Last fall, Austin Energy become the first utility in the U.S. to offer a “Value of Solar Tariff” (VOST) to its residential electricity customers.
The VOST rate is presented as an alternative to net metering, the bill credit mechanism that has driven most customer adoption of solar in the U.S. today. Some utilities elsewhere in the country are looking to ditch net metering and jump on the VOST bandwagon. But will that be a good tradeoff for current and future solar customers?
Let’s take a look at Austin Energy’s VOST and see how it might work in places that’s aren’t as, well, “weird.”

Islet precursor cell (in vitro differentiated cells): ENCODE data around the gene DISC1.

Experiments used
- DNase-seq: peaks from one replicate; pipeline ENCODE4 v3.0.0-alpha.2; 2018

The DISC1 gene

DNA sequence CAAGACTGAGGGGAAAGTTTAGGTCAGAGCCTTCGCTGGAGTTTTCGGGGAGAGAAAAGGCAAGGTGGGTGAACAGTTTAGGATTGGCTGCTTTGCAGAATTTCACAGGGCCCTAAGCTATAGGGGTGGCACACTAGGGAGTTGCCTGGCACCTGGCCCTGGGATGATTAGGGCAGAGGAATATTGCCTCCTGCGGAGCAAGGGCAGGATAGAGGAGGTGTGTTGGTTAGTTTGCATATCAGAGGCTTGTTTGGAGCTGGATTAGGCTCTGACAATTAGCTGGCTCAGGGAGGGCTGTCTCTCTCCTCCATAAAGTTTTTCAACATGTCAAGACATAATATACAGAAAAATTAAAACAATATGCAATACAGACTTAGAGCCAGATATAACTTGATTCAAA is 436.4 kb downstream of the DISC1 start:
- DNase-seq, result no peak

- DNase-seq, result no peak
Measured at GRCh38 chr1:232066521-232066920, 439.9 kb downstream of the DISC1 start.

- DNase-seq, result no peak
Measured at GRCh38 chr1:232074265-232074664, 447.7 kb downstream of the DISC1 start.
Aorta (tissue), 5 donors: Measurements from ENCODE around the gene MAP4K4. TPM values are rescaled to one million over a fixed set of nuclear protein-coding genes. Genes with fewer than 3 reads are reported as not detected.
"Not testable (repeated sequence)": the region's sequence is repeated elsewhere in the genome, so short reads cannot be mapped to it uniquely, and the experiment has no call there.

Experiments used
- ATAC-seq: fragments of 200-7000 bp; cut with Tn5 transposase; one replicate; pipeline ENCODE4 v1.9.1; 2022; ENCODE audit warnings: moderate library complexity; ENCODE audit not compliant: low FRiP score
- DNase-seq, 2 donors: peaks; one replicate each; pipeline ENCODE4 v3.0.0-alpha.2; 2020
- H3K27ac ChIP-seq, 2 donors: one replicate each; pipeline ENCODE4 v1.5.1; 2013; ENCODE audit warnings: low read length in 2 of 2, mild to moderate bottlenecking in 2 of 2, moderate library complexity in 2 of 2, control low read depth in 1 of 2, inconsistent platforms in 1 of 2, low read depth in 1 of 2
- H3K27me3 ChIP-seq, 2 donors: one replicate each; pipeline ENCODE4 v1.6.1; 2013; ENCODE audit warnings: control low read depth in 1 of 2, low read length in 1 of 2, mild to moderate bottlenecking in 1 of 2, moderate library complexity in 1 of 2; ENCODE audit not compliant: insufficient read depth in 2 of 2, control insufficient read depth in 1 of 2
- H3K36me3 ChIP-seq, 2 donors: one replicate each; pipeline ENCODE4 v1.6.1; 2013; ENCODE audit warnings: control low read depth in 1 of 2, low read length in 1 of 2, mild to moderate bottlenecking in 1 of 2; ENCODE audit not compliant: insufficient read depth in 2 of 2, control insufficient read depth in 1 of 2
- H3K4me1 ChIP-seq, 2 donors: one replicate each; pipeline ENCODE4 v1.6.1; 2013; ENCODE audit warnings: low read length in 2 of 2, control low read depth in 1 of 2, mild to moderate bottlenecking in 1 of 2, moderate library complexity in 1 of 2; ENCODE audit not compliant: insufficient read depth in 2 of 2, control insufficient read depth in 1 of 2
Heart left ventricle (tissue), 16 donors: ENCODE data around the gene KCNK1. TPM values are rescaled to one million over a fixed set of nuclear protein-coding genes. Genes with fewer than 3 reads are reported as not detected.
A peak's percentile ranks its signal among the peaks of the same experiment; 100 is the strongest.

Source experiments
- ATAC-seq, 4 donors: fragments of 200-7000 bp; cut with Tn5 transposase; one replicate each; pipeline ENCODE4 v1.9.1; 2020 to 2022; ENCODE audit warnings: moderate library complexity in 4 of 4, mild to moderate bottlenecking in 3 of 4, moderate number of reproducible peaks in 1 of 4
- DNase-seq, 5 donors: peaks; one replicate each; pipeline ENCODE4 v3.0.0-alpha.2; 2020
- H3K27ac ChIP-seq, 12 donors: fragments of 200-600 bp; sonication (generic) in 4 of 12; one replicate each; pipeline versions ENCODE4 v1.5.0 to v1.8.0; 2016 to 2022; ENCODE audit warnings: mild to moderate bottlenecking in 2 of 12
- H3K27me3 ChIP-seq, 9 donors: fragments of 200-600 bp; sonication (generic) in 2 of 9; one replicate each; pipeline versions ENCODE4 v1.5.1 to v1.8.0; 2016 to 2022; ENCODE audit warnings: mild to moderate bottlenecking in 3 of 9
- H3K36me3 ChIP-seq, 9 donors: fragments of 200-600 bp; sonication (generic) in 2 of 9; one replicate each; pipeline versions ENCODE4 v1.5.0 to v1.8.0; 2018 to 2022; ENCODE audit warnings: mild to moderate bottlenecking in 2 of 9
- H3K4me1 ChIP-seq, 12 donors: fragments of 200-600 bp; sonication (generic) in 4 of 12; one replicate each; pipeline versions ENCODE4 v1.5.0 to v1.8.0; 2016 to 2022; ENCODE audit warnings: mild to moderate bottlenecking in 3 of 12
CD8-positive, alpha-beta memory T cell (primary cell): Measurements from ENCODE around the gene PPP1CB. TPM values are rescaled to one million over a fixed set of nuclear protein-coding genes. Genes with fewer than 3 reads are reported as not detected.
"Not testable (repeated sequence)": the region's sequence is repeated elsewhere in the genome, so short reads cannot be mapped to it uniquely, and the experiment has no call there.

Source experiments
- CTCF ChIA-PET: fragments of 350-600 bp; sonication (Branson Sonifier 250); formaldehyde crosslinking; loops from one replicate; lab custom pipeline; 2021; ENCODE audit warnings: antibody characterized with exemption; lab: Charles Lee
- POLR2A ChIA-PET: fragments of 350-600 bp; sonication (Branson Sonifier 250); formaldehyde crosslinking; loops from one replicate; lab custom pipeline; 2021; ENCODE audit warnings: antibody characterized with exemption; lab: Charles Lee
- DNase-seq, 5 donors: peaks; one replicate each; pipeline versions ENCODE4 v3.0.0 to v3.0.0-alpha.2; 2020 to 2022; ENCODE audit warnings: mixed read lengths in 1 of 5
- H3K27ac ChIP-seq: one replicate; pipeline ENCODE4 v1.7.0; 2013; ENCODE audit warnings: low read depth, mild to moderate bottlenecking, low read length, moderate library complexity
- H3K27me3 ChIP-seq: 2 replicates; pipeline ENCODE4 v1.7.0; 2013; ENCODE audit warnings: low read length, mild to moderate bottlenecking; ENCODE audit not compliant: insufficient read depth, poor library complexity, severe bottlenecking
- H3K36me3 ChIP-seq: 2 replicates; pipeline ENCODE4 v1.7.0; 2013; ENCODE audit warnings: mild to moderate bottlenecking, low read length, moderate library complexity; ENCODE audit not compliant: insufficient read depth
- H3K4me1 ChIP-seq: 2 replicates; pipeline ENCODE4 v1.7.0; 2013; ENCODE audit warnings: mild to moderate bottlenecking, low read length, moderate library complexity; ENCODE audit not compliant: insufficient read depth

Here’s how the Austin VOST works: When a residential customer, let’s call her Sally, goes solar in Austin Energy’s service area, she is automatically signed up for the VOST. Sally continues to pay a monthly energy bill based on how many kilowatt-hours of electricity she and her family consume. However, now that she has a solar energy system, she is also given a credit for each and every kilowatt-hour her system generates. That credit is subtracted off Sally’s total monthly electricity bill. According to Austin Energy, the VOST rate is set up to more fairly reward solar system operators for the energy they produce. A VOST may soon be developed for commercial customers as well.